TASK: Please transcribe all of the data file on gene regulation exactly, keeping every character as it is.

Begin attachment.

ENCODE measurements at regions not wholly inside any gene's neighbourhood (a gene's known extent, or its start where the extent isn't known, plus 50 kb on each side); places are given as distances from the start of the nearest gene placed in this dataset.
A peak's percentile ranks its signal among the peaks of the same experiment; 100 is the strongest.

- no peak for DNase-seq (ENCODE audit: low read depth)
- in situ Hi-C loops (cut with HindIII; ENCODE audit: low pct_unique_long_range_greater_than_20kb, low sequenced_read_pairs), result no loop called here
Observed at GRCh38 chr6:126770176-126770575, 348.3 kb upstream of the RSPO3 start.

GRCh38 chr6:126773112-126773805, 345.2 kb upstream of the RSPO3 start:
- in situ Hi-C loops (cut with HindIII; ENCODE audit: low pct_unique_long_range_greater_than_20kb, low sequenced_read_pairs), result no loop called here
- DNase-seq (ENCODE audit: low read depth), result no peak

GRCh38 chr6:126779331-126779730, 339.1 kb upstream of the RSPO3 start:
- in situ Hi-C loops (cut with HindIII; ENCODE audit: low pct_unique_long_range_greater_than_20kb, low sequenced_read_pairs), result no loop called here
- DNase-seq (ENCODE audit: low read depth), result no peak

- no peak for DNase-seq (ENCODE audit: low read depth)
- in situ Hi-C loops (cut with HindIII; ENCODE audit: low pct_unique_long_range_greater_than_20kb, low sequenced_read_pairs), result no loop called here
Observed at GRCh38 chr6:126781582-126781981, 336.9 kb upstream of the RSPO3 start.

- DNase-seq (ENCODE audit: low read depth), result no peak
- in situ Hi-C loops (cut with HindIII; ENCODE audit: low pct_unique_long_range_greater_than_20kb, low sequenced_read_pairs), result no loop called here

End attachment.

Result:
ENCODE measurements at regions not wholly inside any gene's neighbourhood (a gene's known extent, or its start where the extent isn't known, plus 50 kb on each side); places are given as distances from the start of the nearest gene placed in this dataset.
A peak's percentile ranks its signal among the peaks of the same experiment; 100 is the strongest.

- no peak for DNase-seq (ENCODE audit: low read depth)
- in situ Hi-C loops (cut with HindIII; ENCODE audit: low pct_unique_long_range_greater_than_20kb, low sequenced_read_pairs), result no loop called here
Observed at GRCh38 chr6:126770176-126770575, 348.3 kb upstream of the RSPO3 start.

GRCh38 chr6:126773112-126773805, 345.2 kb upstream of the RSPO3 start:
- in situ Hi-C loops (cut with HindIII; ENCODE audit: low pct_unique_long_range_greater_than_20kb, low sequenced_read_pairs), result no loop called here
- DNase-seq (ENCODE audit: low read depth), result no peak

GRCh38 chr6:126779331-126779730, 339.1 kb upstream of the RSPO3 start:
- in situ Hi-C loops (cut with HindIII; ENCODE audit: low pct_unique_long_range_greater_than_20kb, low sequenced_read_pairs), result no loop called here
- DNase-seq (ENCODE audit: low read depth), result no peak

- no peak for DNase-seq (ENCODE audit: low read depth)
- in situ Hi-C loops (cut with HindIII; ENCODE audit: low pct_unique_long_range_greater_than_20kb, low sequenced_read_pairs), result no loop called here
Observed at GRCh38 chr6:126781582-126781981, 336.9 kb upstream of the RSPO3 start.

- DNase-seq (ENCODE audit: low read depth), result no peak
- in situ Hi-C loops (cut with HindIII; ENCODE audit: low pct_unique_long_range_greater_than_20kb, low sequenced_read_pairs), result no loop called here